Exosome proteomics to detect biomarkers of erythropoietin (EPO) use in athletes
Description du projet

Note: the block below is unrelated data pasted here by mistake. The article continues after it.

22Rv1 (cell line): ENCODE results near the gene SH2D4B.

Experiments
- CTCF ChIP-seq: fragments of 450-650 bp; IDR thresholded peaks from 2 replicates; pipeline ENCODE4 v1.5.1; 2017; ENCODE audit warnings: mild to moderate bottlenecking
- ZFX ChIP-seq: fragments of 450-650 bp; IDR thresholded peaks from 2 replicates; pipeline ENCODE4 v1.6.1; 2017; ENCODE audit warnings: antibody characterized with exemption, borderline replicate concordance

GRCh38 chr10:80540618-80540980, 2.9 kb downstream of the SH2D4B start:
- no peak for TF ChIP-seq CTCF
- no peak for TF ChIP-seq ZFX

Erythropoietin (EPO) is a natural glycoprotein hormone in the body that controls red blood cell production, and there is conclusive evidence that administering exogenous EPO results in significant performance enhancement in endurance sports. Current methods of EPO detection are unable to reliably detect micro-dosing where the drug is given at lower doses but more frequently. Exosomes are small cell derived particles in the blood and urine which contain protein. It is only recently that the importance of exosomes containing miRNAs and other proteins in cell-to-cell communication has become apparent in physiological processes, and the functions are complex and still largely unknown. Exosomes appear to have an intricate and important role in a range of blood processes related to hematopoiesis (creation of new blood cells) which is highly relevant to oxygen carrying capacity via red blood cells and endurance performance. Recent developments in sample preparation will allow us to isolate exosomes from blood and urine, and perform proteomics (simultaneous determination of protein levels across a large number of proteins using LC-MS/MS and bioinformatics) on athletes before and after treatment with EPO at low doses. Due to the intricate involvement of exosomes in red blood cell production, it is anticipated that this project will lead to identification of a number of candidate exosome proteins that will be indicative of administration of micro-dose exogenous EPO.